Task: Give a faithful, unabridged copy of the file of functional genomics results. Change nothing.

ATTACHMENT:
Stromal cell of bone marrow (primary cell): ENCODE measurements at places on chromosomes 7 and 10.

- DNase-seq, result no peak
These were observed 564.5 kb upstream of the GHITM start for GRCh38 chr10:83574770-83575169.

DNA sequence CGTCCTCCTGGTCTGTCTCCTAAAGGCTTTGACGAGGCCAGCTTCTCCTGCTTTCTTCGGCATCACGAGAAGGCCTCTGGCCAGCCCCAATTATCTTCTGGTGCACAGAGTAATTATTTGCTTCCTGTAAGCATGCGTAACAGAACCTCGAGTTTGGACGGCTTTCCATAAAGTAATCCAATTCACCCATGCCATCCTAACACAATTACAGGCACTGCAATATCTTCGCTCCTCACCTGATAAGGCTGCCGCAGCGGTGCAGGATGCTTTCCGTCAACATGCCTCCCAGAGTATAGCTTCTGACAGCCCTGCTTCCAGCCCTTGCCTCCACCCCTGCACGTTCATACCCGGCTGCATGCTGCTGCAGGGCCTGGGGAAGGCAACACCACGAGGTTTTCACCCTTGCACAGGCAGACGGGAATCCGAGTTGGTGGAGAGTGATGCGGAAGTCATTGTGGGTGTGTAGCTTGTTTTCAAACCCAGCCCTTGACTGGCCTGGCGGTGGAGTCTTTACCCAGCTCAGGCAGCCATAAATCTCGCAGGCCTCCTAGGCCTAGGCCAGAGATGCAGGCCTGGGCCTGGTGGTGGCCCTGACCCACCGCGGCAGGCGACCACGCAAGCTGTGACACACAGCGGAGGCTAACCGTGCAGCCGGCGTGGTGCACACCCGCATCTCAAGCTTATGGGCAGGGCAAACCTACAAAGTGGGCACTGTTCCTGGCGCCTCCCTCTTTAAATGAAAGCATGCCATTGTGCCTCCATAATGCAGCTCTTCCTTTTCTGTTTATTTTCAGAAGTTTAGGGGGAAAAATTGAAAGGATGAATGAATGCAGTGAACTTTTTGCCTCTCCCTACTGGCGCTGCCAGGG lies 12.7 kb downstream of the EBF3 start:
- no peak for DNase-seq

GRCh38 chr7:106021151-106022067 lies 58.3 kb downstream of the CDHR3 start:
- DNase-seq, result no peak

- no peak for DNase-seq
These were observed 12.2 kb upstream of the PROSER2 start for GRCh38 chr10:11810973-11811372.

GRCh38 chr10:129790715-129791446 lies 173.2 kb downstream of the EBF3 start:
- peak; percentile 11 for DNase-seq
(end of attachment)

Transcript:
Stromal cell of bone marrow (primary cell): ENCODE measurements at places on chromosomes 7 and 10.

- DNase-seq, result no peak
These were observed 564.5 kb upstream of the GHITM start for GRCh38 chr10:83574770-83575169.

DNA sequence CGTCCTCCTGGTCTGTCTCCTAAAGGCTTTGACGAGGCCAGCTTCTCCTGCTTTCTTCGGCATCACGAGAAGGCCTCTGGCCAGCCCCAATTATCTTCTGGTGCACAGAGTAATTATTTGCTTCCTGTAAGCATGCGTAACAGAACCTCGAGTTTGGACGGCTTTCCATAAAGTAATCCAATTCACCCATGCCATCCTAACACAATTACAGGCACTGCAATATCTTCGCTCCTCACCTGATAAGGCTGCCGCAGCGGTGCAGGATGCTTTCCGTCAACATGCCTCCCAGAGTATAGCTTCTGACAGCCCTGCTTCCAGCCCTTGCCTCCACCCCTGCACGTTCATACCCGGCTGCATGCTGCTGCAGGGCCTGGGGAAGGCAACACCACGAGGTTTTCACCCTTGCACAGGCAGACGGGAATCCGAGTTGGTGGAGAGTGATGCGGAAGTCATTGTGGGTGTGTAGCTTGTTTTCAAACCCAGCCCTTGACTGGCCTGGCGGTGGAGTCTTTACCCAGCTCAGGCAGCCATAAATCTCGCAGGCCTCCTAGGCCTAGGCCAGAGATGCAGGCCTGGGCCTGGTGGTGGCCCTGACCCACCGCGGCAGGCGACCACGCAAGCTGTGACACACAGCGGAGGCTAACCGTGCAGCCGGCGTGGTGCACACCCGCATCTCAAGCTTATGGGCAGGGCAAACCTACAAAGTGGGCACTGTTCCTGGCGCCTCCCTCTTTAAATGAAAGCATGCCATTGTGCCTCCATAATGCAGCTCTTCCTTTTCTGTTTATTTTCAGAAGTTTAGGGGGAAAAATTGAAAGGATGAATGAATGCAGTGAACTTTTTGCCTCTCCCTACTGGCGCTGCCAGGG lies 12.7 kb downstream of the EBF3 start:
- no peak for DNase-seq

GRCh38 chr7:106021151-106022067 lies 58.3 kb downstream of the CDHR3 start:
- DNase-seq, result no peak

- no peak for DNase-seq
These were observed 12.2 kb upstream of the PROSER2 start for GRCh38 chr10:11810973-11811372.

GRCh38 chr10:129790715-129791446 lies 173.2 kb downstream of the EBF3 start:
- peak; percentile 11 for DNase-seq